Platinum or 18 carat White Gold Jewellery?

 

Over the last 10 years demand for platinum jewellery has surged dramatically. I am always asked by clients, what is the difference between platinum and white gold and their benefits at design stage for bridal, anniversary or lifestyle jewellery. To summarise, I will explain the properties of both metals including purity, weight, colour, durability and pricing.

Purity – Platinum is a natural white metal and for use in the manufacturing of jewellery is alloyed with 5/10% of other metal including iridium or ruthenium which hardens metal. A platinum hallmark has a fineness of 900 to 950 parts and 5/10% of other alloys. White gold is an alloy of yellow gold and white metal alloys include silver, zinc or palladium. For manufacturing 18 carat white gold jewellery, the white colour is achieved by a careful blend of the alloying metals, which bleach the yellow of pure gold. Hallmarked 18 carat white gold has a fineness of 750 parts and 25% of other alloys. For purity of metal, Platinum therefore has a 90/95% fineness compared to 75% fineness of white gold.

Weight – Platinum is a denser metal than 18 carat white gold. If you take a like for like specification on a wedding ring, for example 4mm width with a 2mm height of metal, the platinum will be up to 30% heavier than 18 carat white gold in gramme weight. This will make a difference in pricing which is why platinum wedding rings are more expensive than 18carat white gold wedding rings.

Colour – Both metals in manufactured jewellery appear whitish grey in colour and are often indistinguishable if placed side by side. This is deceptive to the untrained eye. The alloys in 18 carat white gold create an off white, light yellow colour in manufactured jewellery. To create a high lustre finish, jewellers rhodium plate white gold jewellery which looks attractive in theshort term but will wear away over 2/3 years and will require rhodium plating again. With platinum, no plating is required as the metal has a unique white, grey colour which becomes greyer over time.

Durability – Both metals are soft and have various alloying to harden both metals for jewellery manufacture. However, platinum is arguably termed a soft metal due to 5/10% of alloy where 18k white gold has 25% alloyed metal to harden metal. Platinum being denser, is more durable than 18 carat white gold and offers a perfect secure setting for diamonds and gemstones than 18 carat white gold. Platinum has a tighter molecular structure than 18 carat gold enabling a mirror like finish compared to a high finish on gold. Yet both metals do scratch and react to knocks with platinum displacing due to its structure and dependent on knock may not return to the original state once repaired. 18 carat white gold, on other hand when knocked has more spring and can return more easily to its original state.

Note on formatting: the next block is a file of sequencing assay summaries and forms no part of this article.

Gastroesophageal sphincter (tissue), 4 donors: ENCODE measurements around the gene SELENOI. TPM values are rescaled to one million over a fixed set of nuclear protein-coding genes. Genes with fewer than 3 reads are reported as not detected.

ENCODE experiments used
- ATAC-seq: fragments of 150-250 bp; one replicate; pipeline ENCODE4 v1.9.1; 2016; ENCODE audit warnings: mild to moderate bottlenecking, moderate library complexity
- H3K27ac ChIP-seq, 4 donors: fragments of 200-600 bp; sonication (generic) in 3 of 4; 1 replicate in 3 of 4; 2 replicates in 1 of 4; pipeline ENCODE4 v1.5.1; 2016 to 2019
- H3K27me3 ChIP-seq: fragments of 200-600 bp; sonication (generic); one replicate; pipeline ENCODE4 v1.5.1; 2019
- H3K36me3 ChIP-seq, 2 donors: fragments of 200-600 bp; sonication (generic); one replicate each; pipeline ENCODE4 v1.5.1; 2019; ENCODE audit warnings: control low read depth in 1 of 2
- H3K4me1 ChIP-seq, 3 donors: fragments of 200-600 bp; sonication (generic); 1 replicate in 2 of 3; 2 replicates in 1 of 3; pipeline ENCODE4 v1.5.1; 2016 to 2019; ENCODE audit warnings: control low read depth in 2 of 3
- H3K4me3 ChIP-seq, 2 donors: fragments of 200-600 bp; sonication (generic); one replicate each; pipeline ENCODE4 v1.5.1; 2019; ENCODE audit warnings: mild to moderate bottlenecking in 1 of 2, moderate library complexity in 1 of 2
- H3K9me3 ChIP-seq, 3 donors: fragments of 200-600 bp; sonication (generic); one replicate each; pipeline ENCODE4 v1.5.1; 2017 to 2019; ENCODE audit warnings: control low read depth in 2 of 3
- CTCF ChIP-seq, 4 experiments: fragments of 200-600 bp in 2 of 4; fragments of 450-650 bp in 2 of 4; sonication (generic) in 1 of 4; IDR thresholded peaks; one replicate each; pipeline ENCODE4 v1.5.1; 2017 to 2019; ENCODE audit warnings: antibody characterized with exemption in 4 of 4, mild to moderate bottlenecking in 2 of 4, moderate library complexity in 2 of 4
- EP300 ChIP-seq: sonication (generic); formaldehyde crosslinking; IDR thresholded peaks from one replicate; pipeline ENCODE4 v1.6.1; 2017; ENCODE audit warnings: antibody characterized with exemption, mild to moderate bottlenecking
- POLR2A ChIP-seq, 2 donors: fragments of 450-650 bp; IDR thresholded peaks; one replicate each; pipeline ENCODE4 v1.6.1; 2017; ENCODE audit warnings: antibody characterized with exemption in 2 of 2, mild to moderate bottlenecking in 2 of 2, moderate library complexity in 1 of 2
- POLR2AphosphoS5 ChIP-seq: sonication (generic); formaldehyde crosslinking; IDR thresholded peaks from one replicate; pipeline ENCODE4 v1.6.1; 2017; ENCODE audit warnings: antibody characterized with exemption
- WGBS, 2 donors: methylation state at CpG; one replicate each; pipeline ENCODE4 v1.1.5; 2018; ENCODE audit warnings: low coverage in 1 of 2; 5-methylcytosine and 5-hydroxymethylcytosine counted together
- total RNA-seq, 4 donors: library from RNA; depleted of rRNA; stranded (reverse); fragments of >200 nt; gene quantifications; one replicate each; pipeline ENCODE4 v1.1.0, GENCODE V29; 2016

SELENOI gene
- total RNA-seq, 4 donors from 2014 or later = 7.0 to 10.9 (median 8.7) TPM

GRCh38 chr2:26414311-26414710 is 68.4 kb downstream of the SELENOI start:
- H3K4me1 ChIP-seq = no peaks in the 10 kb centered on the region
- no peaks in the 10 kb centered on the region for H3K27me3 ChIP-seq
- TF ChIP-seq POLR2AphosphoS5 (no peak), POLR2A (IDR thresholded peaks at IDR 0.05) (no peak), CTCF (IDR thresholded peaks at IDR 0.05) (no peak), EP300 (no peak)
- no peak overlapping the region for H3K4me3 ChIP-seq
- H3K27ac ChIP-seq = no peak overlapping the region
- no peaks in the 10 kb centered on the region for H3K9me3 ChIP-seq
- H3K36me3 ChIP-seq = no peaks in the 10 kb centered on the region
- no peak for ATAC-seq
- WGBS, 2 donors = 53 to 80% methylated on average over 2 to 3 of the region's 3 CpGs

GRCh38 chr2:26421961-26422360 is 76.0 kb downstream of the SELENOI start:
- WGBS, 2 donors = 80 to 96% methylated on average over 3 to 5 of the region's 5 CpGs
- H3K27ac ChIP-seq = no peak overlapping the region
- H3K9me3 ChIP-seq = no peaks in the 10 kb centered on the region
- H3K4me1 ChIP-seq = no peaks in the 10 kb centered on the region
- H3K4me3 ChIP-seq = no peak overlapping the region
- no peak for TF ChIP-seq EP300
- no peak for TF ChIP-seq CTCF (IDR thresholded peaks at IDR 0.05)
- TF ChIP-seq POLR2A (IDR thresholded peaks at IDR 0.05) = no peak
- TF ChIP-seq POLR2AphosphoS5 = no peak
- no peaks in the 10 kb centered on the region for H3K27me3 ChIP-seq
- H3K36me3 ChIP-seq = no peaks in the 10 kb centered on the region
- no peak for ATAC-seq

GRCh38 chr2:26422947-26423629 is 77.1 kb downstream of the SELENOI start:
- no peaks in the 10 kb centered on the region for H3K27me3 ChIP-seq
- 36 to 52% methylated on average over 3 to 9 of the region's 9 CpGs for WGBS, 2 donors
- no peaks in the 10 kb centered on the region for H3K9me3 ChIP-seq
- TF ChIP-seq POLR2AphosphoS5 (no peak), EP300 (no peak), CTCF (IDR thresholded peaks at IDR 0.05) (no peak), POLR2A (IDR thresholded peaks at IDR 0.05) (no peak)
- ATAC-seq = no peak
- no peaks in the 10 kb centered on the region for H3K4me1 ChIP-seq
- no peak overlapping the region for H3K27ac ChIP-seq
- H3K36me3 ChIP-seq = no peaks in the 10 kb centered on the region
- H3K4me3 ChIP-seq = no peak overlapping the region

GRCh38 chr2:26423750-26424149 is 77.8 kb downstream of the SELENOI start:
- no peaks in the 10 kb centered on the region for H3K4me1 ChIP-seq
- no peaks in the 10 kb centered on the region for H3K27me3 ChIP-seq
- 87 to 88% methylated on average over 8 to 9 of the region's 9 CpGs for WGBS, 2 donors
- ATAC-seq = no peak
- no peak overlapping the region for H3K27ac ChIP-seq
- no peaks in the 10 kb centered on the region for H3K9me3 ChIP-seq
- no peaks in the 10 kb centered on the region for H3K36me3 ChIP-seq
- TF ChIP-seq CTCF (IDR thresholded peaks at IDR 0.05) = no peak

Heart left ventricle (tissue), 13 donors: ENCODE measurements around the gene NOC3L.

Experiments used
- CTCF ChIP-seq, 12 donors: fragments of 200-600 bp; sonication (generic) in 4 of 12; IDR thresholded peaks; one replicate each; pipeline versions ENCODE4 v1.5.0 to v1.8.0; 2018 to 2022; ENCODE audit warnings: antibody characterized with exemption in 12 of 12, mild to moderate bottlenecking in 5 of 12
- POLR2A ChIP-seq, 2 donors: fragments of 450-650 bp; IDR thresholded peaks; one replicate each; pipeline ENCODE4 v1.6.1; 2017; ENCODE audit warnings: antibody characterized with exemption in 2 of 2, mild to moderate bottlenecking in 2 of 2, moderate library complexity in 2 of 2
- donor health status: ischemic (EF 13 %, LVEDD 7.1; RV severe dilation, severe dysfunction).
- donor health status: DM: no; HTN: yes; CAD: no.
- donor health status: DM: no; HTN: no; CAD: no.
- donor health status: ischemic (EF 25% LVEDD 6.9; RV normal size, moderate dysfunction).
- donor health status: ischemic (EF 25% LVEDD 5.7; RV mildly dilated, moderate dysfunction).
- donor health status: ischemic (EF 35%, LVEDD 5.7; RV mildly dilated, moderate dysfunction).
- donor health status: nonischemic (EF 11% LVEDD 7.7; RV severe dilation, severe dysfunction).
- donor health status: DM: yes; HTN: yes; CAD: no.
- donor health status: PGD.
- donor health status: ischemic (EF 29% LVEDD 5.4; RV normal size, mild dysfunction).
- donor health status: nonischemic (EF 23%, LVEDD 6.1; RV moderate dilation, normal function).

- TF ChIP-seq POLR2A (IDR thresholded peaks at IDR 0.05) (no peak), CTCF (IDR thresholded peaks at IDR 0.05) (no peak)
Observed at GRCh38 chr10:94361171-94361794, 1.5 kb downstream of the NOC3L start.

Cost – Platinum is rarer than gold and denser in weight and is also less malleable than 18k white gold incurring more labour costs with jewellery manufacture. Gold has always proved a great hedge in economic climates and today is trading higher than platinum per troy ounce. With current gold pricing, both public and trade have benefited with profit with from sale of scrap gold.

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So which choice would you make, platinum or 18 carat white gold jewellery?

I would suggest, if you can afford it, invest in platinum jewellery for bridal and anniversary jewellery as platinum is an ideal choice for long term daily wear. Platinum will give the diamond a clean look, add brilliance to the diamond and is optimal for setting your diamond owing to its durability and long lasting colour. However, do not wear your platinum jewellery in the gym or perform heavy chores. You need to look after your platinum jewellery with the respect it deserves, otherwise you may have a price to pay for expensive reparation.